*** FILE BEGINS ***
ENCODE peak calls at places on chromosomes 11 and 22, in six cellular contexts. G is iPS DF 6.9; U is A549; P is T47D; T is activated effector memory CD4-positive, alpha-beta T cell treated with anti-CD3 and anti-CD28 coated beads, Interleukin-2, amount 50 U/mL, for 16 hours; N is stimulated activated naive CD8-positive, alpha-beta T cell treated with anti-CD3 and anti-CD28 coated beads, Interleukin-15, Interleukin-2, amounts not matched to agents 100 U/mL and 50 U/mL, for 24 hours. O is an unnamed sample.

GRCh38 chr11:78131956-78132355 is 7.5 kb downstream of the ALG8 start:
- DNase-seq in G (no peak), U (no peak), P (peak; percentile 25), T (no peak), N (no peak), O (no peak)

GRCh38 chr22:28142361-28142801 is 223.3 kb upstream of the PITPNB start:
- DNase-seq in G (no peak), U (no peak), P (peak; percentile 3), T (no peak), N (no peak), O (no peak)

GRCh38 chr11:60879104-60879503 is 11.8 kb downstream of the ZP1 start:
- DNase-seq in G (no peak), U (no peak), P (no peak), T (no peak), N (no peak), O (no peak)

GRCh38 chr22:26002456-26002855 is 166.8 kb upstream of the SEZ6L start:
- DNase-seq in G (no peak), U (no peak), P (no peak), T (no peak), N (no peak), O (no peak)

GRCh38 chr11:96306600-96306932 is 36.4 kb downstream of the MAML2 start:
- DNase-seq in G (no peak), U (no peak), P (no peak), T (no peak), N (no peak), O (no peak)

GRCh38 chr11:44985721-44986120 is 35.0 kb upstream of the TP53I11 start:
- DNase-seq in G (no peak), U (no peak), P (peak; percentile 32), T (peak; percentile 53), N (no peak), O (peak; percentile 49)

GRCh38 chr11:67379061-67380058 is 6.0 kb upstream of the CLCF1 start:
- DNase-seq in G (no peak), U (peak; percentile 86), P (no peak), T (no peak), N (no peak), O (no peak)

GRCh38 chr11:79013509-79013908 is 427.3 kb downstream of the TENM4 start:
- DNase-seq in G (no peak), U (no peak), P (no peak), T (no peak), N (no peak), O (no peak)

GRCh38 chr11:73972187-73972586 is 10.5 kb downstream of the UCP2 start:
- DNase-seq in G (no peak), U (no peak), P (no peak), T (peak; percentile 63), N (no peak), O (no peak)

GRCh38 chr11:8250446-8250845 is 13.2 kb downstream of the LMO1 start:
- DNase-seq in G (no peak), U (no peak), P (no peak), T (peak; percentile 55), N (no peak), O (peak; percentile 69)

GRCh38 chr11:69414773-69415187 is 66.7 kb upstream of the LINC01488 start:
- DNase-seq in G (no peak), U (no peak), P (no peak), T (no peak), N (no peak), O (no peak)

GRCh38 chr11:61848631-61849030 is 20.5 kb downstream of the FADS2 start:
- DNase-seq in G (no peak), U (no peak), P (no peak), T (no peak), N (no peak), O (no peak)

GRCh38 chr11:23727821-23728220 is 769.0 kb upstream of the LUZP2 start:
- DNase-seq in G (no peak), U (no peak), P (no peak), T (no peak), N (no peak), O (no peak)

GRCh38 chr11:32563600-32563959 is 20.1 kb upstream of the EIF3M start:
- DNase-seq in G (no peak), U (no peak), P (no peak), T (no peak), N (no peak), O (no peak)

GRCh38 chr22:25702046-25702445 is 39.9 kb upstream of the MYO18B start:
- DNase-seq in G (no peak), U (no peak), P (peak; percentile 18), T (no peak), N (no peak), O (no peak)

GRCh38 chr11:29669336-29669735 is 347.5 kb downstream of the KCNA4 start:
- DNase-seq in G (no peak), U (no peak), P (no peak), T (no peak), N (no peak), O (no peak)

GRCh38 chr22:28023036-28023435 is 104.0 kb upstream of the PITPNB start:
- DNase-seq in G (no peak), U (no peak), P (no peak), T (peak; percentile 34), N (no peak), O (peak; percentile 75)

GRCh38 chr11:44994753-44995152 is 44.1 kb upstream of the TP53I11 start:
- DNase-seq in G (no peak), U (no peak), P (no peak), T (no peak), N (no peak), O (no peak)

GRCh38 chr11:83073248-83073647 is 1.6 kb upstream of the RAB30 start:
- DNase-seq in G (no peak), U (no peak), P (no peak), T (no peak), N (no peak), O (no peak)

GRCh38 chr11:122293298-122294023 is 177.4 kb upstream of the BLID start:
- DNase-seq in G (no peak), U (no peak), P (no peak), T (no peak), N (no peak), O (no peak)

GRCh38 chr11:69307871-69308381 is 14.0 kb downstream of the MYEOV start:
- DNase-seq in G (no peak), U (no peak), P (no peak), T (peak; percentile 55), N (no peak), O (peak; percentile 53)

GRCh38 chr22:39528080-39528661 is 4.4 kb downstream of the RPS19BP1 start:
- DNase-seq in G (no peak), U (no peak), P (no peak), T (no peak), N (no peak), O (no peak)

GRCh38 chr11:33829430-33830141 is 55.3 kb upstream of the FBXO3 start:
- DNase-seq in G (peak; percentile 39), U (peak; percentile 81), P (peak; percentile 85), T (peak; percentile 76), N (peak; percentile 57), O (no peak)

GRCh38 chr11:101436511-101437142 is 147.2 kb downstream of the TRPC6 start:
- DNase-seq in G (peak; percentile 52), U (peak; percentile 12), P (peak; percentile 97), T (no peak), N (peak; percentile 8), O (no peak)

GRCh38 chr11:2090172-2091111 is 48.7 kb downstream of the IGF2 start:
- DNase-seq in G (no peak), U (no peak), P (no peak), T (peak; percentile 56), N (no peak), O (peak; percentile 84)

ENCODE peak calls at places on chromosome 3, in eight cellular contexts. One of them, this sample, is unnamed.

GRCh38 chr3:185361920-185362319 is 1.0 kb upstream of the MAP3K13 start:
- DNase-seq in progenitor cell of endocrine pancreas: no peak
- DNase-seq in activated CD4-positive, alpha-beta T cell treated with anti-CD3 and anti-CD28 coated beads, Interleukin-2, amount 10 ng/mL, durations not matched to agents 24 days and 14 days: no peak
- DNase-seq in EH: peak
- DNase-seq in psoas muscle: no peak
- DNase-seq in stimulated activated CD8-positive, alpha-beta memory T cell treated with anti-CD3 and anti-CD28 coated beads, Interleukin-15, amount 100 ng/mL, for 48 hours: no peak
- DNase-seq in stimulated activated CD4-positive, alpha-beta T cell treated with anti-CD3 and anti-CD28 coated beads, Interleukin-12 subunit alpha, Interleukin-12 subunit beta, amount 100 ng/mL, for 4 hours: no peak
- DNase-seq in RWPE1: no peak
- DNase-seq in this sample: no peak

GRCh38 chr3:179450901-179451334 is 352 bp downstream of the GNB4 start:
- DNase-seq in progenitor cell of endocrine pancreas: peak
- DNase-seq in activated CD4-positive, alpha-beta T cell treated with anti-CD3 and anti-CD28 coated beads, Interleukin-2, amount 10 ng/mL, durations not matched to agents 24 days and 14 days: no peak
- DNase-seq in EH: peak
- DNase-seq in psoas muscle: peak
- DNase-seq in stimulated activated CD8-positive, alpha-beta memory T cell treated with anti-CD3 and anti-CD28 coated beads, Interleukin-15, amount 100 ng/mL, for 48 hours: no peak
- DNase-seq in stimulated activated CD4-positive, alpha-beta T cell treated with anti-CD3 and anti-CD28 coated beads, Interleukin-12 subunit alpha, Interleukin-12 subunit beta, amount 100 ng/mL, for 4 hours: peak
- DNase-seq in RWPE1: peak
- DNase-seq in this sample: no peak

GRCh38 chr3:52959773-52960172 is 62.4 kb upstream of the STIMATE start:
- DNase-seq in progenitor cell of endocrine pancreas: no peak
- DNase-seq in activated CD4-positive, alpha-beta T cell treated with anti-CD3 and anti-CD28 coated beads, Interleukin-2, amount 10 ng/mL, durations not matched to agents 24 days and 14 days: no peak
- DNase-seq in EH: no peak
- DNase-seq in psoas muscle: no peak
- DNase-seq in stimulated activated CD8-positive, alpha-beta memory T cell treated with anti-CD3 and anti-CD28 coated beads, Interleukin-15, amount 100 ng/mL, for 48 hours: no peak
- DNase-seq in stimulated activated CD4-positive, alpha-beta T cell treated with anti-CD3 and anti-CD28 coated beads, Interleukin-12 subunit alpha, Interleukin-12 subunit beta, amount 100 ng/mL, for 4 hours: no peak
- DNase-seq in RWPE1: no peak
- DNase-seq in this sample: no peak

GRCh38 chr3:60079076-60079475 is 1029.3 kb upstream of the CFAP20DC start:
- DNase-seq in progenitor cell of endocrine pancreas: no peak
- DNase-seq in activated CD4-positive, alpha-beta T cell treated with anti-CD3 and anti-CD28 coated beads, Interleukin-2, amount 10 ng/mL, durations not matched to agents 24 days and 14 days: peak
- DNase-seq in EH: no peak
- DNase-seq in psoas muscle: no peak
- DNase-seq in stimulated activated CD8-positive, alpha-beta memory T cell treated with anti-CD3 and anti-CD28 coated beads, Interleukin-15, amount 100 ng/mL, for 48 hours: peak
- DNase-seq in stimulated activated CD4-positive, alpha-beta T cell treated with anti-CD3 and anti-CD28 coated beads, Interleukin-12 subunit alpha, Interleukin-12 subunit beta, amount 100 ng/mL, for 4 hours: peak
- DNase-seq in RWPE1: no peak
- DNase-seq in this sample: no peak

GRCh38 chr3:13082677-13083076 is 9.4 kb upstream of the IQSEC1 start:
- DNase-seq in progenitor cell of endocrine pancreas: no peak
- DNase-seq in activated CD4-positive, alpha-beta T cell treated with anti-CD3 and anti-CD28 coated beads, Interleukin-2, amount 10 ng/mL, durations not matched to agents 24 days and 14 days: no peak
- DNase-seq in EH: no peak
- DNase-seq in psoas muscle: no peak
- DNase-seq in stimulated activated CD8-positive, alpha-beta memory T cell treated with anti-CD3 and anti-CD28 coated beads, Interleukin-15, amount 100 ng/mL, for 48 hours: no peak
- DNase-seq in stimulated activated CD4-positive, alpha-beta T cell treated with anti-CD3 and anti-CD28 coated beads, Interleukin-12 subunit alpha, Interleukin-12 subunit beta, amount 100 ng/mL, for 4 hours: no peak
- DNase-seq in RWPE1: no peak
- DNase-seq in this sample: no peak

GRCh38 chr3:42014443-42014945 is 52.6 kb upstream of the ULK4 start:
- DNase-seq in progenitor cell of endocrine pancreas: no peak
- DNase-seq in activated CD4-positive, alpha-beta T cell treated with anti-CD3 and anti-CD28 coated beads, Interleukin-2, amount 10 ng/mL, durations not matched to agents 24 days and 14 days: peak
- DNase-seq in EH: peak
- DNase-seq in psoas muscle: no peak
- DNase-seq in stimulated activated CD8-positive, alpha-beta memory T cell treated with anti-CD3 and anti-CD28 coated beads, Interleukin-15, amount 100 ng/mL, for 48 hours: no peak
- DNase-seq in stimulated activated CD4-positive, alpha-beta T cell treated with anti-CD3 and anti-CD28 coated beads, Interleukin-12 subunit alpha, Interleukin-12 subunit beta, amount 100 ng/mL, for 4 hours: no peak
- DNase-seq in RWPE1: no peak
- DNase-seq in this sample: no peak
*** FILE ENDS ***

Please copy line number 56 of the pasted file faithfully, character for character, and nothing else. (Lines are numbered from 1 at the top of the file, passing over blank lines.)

- DNase-seq in EH: peak